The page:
By Jonathan Power
Despite Ukraine, Syria, Iraq, Libya, Afghanistan, Israel/Palestine and Southern Sudan the world is a lot more peaceful than it was at the end of the Cold War and shows no sign of returning to the bad old days when there were some 25 wars going on every year. Now it is down to about a dozen.
The task today is to keep that number going down – a difficult job when the outbreak of conflict in Syria, Libya and Ukraine have turned the graph upwards a few notches for the first time.
Protagonists in political quarrels tend to push the non-violent activists to one side – as they have done in Syria, Libya, Gaza and Ukraine.
This is not a good tactic as these situations have clearly shown. In Syria whole parts of cities have been reduced to rubble. Likewise in Gaza. In Ukraine this is starting to happen.
In the current issue of Foreign Affairs Erica Chenoweth and Maria Stephan argue that the prospects for civil resistance to bring about political change are commonly undersold.
Research suggests, they say, that between 1900 and 2006 campaigns of nonviolent resistance against authoritarian regimes were twice as likely to succeed as violent movements. Nonviolent resistance also increased the chances that the overthrow of dictatorship would lead to peace and democratic rule. Strikes, marches, sit-ins and boycotts are usually more effective tools than guns and tanks.
Non-violent campaigns have achieved their goals nearly half the time whereas only 20% of violent movements have. Even in South Africa the violent movement organised by a young Nelson Mandela made no great inroads for decades. It was the international disinvestments, boycotting of white businesses and ever increasing disaffection among the black population that compelled the exclusively white government to negotiate.
Even when nonviolent campaigners have failed their countries were four times more likely to become democratic than when protest was headed by violent movements.
Civil resistance, write Chenoweth and Stephan, does not succeed because it melts the hearts of dictators and the secret police. It succeeds because it is more likely than armed struggle to attract a larger and more diverse base of participants and thus impose unsustainable costs on a regime.
Iran’s last shah had little difficulty neutralizing the Islamist and Marxist-inspired guerrilla groups during the 1960s and early 70s. But when large numbers of oil workers, bazaar merchants and students used work stoppages, boycotts and street protests to make their point the repressive apparatus became overstretched and the economy tanked. Western governments withdrew their tacit support. The US made it clear it no longer supported the shah. He had no alternative but to go into exile.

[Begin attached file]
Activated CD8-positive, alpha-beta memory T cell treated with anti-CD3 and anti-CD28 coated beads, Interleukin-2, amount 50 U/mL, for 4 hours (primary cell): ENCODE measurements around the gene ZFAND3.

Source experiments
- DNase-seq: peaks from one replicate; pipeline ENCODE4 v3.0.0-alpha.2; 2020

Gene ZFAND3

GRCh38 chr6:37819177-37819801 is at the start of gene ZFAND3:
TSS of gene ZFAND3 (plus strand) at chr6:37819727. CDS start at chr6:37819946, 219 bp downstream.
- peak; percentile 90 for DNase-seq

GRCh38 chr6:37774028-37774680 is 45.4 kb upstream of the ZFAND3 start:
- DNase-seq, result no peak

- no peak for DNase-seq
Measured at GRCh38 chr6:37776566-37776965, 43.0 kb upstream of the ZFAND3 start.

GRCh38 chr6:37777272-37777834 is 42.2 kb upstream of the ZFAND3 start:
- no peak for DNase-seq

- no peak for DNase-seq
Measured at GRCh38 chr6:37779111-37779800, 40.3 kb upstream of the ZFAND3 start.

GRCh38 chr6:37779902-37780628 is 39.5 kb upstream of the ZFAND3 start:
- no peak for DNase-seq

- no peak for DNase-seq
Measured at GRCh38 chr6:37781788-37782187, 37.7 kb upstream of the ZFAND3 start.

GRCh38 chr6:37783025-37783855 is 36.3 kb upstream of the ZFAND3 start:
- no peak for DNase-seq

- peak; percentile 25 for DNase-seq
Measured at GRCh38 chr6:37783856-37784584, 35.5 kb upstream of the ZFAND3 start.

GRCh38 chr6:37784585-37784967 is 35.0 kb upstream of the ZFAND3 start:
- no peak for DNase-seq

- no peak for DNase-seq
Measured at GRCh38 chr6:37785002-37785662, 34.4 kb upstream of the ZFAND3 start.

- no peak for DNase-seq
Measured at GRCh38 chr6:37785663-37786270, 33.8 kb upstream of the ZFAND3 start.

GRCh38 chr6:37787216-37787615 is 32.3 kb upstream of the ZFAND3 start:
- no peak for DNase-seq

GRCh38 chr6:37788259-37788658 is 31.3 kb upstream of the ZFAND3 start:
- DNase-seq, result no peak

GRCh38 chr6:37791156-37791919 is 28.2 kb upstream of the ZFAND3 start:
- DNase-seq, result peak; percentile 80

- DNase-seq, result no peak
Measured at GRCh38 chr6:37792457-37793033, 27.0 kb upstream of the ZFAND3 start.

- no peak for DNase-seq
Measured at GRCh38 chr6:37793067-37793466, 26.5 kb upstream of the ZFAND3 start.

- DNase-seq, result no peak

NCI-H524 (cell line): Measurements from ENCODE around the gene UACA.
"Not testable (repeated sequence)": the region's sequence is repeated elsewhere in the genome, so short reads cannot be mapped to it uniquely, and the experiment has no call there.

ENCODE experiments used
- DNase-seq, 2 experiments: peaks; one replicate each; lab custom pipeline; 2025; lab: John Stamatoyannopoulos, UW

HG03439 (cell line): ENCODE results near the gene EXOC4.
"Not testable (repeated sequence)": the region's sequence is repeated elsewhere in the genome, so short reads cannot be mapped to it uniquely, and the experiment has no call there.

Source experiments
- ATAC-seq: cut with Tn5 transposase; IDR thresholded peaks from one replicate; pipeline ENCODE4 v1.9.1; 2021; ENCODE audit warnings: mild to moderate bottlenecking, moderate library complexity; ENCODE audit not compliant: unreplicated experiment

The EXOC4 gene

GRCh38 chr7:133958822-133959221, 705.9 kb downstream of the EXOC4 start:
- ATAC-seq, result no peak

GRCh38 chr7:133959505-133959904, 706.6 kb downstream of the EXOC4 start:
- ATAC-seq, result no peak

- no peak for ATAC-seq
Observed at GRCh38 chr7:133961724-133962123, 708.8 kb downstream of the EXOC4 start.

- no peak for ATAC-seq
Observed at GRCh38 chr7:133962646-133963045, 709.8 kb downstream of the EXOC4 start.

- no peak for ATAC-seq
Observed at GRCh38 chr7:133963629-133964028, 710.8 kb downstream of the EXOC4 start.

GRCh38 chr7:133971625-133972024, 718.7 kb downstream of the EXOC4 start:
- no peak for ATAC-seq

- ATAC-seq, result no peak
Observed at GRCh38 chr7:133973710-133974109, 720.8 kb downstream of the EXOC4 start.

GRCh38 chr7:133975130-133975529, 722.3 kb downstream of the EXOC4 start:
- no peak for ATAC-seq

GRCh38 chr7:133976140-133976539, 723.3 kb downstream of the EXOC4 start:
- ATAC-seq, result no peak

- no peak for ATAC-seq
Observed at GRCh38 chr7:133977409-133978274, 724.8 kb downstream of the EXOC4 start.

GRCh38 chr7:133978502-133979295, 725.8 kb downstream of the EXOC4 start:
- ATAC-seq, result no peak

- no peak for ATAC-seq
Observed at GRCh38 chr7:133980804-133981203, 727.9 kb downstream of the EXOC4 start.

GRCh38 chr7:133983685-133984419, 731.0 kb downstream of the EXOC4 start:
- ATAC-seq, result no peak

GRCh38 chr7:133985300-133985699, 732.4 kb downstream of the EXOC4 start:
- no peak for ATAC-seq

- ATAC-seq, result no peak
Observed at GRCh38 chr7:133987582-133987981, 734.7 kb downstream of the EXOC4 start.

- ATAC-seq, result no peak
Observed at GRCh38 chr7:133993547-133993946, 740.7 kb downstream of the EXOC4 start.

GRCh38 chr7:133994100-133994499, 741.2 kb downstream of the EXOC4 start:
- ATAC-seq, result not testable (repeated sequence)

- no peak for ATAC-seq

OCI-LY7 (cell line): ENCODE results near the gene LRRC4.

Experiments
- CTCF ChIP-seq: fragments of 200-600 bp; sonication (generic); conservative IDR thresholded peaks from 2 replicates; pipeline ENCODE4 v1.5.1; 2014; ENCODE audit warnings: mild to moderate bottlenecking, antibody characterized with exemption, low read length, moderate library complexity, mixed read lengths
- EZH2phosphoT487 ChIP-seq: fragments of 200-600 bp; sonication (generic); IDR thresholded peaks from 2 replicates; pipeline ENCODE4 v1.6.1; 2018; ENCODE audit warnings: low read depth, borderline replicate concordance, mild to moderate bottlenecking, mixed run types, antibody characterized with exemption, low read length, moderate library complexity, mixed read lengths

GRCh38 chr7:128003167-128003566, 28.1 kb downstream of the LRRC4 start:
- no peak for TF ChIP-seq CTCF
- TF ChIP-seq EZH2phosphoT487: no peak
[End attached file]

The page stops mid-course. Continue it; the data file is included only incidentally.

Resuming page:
The yoke of dictatorial communism was finally thrown off in Poland when Pope John Paul, a Pole, urged change and made the clergy read out his views at mass, and a movement that began in the shipyards, led by Lech Walesa, calling itself Solidarity, gathered widespread support. It is estimated that 10 million people joined Solidarity. It organised marches, strikes and published newspapers. It undermined the communist party’s morale and gradually eroded the regime’s hold. In the end it was compelled to hold elections in 1989 which it lost by a sizeable margin.
Tunisia is the one clear victor in the “Arab Spring”. It was because all the anti-regime movements obeyed their leaders’ calls to remain non-violent that the transition to democracy has been peaceful, despite the murder of two prominent liberal politicians by hard line Islamists.
In Egypt the protests against the Mubarak dictatorship started well and he was deposed and elections held. But when the electorate voted for someone who the secular-minded protestors didn’t approve of and some of his policies were too Islamist in character they demonstrated again and appealed to the army to overthrow him. The ploy backfired. The army is in the saddle and thousands of protestors languish in jail.
In war-torn Syria the early nonviolent activists failed to coordinate protests across the country which could have mitigated government repression and increased defections (there were some) from the armed forces.
The opposition’s tactics were isolated and improvised – sporadic protests after Friday prayers in the mosques and flash mobs in the crowded markets. The problems were compounded when on the fringe militants first made their appearance and Western television channels switched their attention, giving the militants a definite boost and undermining the morale of the largely peaceful demonstrators.
Nevertheless, if the violent movements in Syria follow precedent the rebels’ future looks bad. The evidence gathered from 1900 to 2006 suggests that violent campaigns have only a 30% chance of success – movements like the genocidal Khmer Rouge in Cambodia (later overthrown by the Vietnamese) and the mujahideen against the Soviet army in Afghanistan (later pushed aside by the Taliban) all came to grief.
Nonviolence is a hard fist in a velvet glove. We need to see more of it not less.
© Jonathan Power 2014